Consumer Advisory: Insurance Tips for Coloradans Impacted by Wildfires
Whether you’re evacuating or returning back to your home, now is the time to consider insurance matters.
DENVER (Oct. 20, 2020) – Colorado wildfires erupted across the state over the weekend as thousands of Coloradans were forced to evacuate in the Cameron Peak, CalWood, Lefthand Canyon and East Troublesome Fires. With wildfires blazing in our state, the Colorado Division of Insurance (DOI), within the Department of Regulatory Agencies, and the Rocky Mountain Insurance Association (RMIA) share insurance advice on evacuations, filing claims and financial preparedness.
On top of the practical tips below, here are three key reminders for our fellow Coloradans, whether they have been evacuated, are under a pre-evacuation alert, or who may have already suffered some kind of loss due to a wildfire.
- Know your policy - If you don't have a copy of your policy, contact your agent or company and request it.
- Keep your receipts - If you are evacuated or displaced for a period of time, be sure to keep copies of all restaurant, hotel and other living expenses incurred because you cannot go home.
- Contact the DOI with concerns and questions – While claims need to be filed with the insurance companies, the DOI can assist consumers with questions about insurance and the claims process. Call the Division at 303-894-7490 or 800-930-3745 (outside of the Denver metro area) or email us - DORA_Insurance@state.co.us.
“With Colorado wildfire’s continuing to burn, it is imperative to ensure the safety of all Coloradans, both physically and financially,” says Congressman Neguse, former Executive Director of DORA. “Making sure everyone has access to the information necessary for making insurance claims at this time, as we also handle the novel Coronavirus pandemic, is crucial. Please see these recommendations from the Department of Regulatory Agencies for best practices.”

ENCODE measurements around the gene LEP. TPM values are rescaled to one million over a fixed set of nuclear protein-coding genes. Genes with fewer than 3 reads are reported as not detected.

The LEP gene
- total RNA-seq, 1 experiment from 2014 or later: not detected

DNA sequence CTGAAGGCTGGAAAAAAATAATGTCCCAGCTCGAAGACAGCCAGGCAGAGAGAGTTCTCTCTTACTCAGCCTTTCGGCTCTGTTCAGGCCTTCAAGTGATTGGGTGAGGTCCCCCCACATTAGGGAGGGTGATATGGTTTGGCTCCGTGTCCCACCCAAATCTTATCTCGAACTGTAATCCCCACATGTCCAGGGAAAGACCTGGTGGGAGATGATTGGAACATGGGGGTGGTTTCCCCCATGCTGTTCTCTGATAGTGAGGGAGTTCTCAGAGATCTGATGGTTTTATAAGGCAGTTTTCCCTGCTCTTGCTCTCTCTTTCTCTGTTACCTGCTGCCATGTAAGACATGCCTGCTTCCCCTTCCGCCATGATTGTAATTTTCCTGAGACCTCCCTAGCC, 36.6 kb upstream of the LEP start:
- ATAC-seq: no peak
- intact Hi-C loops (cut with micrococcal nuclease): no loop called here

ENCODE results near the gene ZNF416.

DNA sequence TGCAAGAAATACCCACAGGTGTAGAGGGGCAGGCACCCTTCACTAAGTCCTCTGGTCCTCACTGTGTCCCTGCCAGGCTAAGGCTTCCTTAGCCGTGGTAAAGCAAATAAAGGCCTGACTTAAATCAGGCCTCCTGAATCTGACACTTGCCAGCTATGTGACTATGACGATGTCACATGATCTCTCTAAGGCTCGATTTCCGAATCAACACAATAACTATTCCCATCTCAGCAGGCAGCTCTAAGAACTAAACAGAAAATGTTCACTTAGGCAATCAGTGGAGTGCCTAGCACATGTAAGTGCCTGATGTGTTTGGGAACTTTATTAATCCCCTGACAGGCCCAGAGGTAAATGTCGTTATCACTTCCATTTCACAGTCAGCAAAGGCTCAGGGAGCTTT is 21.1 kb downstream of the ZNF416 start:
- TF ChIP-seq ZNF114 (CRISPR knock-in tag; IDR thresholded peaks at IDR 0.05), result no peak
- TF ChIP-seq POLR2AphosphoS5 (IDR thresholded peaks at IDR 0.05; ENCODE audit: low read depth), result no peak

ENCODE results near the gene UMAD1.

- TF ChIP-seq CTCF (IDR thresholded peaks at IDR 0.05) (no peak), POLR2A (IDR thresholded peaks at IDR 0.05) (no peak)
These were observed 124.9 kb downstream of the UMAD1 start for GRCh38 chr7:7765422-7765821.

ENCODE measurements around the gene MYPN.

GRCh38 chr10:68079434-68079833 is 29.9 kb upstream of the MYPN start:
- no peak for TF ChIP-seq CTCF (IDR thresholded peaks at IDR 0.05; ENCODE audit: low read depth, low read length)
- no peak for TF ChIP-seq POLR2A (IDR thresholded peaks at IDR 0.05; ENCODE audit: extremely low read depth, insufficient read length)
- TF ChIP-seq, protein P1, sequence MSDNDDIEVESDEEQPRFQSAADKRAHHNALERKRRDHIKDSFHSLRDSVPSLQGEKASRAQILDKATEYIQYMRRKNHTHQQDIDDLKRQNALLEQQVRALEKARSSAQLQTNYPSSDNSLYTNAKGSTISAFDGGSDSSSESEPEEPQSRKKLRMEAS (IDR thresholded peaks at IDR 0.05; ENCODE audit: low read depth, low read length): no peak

“Even as we head into the colder months, wildfires continue to threaten many Colorado communities, as this past weekend has shown,” said Colorado Insurance Commissioner Michael Conway. “And undoubtedly, insurance will come into play as property is damaged. We offer these tips and advice to help people start thinking about the insurance processes sooner rather than later.”
“For residents impacted by Colorado wildfires, it is critical to understand the role their insurance plays in evacuations and claims settlements,” said Carole Walker, Executive Director of the Rocky Mountain Insurance Association. “Always put safety first, but COVID-19 health precautions can add another layer of concern about where to go, what to do and how claims are handled before, during and after a wildfire.”
Insurance Evacuation & Claims Advice
If you are under a mandatory evacuation order here's what you need to know about putting safety first, maintaining COVID-19 health precautions, and what to expect from your insurance coverage and claims filing process.
- New COVID-19 challenges may impact evacuation shelters, lodging availability and claims handling. First and foremost, if you are ordered to evacuate, you need to leave your residence immediately. Listen to orders from local authorities.
- Contact your insurance agent or company immediately to let them know where you are staying and to help you with coverage or claims questions. They can also help assist you with lodging options.